In astronomy, we tend to use miles or kilometers for nearby objects like the Moon and Venus, and light-years or parsecs for star distances. Parsec is street slang for professional astronomers but usually bewildering to the public, since it’s based on angles rather than tape-measure-like distances. So, visualizing cosmic vastness starts with tackling that term from a new angle.
Your traveler’s guide to parsecs begins by noting that two Moon-widths subtend a 1°-wide angle on the sky. And 90° is the distance from the horizon to the zenith overhead. Easy, so far. If we sliced the Full Moon into 30 equal sections, each would be 1 minute of arc (1′). That angle also happens to be the human 20/20 visual resolution limit. It’s the angular separation between markings that distinguish an F from an E on the Snellen eye chart. One arcminute is also roughly the diameter of Venus when it’s closest to us, like when it transits the Sun.
A huge lunar crater 72 miles (116 kilometers) across appears 1/30 the Moon’s diameter, or again 1′. But a crater only about a mile (1.6 km) wide takes us to our next important unit, the arcsecond (“), roughly the visibility limit of backyard telescopes. We astronomers grew up with arcseconds as easily as learning our ABCs. We use the measurement routinely to express close separations. For example, the colorful components of the gorgeous double star Albireo are 34” apart. Still, an arcsecond is a truly tiny angle — the width of a dime as seen from 2.5 miles (4 km) away.
It’s also the average gap between the Sun and Earth if viewed from 3.26 light-years away, making that distance special enough to merit its own term: a parsec.
Now comes the good stuff, which uses that Earth-Sun separation of 93 million miles (150 million km), commonly called an astronomical unit or AU. As it happens, there are about 63,000 AU in a light-year. And there are also very nearly 63,000 inches in a mile. That coincidence offers a surprising scale model for illustrating celestial distances.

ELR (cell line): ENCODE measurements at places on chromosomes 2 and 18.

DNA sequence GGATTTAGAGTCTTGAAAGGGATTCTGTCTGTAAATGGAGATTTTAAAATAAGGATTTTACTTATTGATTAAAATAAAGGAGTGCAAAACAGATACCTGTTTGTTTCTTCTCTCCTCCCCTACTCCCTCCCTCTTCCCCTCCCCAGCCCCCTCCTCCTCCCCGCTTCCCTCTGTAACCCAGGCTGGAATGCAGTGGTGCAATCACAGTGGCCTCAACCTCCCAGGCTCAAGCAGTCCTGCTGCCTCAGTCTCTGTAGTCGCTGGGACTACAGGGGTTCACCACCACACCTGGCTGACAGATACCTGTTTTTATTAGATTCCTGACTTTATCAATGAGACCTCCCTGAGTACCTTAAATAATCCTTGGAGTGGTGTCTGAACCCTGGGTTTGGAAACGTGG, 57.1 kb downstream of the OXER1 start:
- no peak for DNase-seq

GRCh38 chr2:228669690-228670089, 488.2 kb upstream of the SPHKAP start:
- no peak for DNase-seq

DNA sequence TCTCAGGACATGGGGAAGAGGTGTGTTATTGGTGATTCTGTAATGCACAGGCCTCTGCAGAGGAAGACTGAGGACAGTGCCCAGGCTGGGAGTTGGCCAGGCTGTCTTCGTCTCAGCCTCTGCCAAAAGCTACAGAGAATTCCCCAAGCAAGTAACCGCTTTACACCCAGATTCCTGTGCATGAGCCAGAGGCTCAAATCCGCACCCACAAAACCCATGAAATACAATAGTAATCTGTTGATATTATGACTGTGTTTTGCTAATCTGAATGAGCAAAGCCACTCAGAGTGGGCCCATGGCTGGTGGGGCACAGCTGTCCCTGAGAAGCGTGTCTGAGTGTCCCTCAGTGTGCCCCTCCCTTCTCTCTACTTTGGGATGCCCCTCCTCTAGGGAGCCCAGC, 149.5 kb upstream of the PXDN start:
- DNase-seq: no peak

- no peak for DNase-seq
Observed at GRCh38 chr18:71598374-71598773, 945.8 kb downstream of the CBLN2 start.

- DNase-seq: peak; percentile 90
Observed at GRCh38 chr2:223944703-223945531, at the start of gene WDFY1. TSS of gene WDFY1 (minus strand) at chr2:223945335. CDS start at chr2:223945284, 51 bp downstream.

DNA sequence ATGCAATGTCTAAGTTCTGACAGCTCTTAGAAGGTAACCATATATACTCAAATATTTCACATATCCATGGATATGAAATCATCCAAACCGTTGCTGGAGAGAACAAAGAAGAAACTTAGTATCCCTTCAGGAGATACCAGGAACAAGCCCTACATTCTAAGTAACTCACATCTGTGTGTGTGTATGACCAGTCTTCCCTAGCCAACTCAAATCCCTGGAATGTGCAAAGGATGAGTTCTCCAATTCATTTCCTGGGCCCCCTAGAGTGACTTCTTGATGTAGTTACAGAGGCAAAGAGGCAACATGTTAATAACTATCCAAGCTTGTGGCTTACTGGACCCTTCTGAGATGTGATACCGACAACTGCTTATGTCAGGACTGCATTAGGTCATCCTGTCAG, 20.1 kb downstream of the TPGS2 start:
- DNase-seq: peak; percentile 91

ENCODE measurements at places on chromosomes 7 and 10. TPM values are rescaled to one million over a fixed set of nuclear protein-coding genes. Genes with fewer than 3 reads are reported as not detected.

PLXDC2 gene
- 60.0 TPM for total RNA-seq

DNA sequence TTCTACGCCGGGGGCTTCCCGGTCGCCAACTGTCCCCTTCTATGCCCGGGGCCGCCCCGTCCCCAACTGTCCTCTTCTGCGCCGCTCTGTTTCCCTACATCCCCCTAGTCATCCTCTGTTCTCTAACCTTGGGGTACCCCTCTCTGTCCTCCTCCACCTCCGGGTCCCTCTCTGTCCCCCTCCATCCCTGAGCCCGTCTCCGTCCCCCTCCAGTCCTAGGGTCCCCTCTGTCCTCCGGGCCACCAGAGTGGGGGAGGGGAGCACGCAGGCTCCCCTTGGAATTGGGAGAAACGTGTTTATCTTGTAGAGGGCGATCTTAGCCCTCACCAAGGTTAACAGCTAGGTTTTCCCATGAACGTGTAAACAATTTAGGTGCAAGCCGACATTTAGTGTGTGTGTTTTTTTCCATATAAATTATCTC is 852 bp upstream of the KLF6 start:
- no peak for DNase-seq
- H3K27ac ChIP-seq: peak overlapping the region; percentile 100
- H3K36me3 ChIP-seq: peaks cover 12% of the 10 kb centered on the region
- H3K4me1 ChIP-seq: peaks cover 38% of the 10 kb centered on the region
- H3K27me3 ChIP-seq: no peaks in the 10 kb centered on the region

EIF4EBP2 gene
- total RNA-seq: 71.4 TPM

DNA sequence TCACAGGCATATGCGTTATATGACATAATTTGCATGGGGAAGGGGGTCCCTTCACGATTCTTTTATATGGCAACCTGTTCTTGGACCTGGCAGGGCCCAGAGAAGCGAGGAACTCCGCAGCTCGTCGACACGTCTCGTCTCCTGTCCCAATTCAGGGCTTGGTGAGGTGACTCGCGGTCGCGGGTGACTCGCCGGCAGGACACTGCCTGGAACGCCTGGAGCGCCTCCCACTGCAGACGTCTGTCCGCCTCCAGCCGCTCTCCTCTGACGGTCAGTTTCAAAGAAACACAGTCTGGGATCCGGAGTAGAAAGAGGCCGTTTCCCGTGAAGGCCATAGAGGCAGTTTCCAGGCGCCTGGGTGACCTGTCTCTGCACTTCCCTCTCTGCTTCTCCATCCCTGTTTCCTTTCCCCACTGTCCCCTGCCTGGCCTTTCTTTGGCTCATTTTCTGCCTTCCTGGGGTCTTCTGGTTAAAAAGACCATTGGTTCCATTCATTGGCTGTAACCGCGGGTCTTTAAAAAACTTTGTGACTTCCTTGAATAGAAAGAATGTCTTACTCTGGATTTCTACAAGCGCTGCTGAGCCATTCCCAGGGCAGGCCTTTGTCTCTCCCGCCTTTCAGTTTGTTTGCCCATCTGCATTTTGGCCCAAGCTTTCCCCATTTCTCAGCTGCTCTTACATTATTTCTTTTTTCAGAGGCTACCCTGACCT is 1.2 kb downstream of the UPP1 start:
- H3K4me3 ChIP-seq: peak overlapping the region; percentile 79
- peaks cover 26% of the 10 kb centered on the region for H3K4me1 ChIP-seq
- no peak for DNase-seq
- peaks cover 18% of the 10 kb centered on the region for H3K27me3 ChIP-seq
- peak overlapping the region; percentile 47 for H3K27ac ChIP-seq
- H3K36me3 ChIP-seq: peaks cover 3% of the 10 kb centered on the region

Start by representing our Sun as the period at the end of this sentence. In reality, more than a million Earths could fit inside a hollow Sun. But if the Sun is the size of that dot, then Earth would only boast the size of a bacterium and be located 1 inch (2.54 centimeters) away. Now let’s enter our model. We’ll gaze at the cosmos from our microscopic planet and ponder the distance to the nearest bright star, Alpha Centauri.
It’s 4.35 light-years away in real life, which equals about 275,000 AU. Using our scale model, Alpha Centauri would be a dot 275,000 inches (698,500 cm) from our tiny Earth, which works out to 4.34 miles (6.985 km). Same number! If you’re still with me, you’ve seen that if the Sun is the period at this sentence’s end, the nearest star is a duplicate dot 4.34 miles away. We’re now understanding celestial architecture as a realm of astounding, breathtaking, inconceivable emptiness.
Let’s let this sink in. If we represent Earth as a microscopic bacterium, the Sun is a decimal point 1 inch from it, and the stars are dots a few miles apart. The main point is that when Earth is the size of a germ, then on that scale, any object’s distance in light-years can be accurately represented using that same figure in miles. (Of course, it doesn’t work out as neatly in kilometers.)
Here’s what’s truly amazing. On that scale, the nearest spiral galaxy would lie 10 times farther than the real distance between Earth and the Moon. And the closest galaxy cluster, the Virgo group, would sit among the asteroids of the main belt.
The takeaway: Even if you represent Earth with something too small to be visible, a scale model of our cosmos becomes astronomical in size.
And a second takeaway: This model only attempts to visualize the known, visible universe. Cross over to the unobservable (but majority) of the cosmos, where infinity possibly prevails, and everything on this page might get tossed into a wastebasket labeled “hopeless understatement.”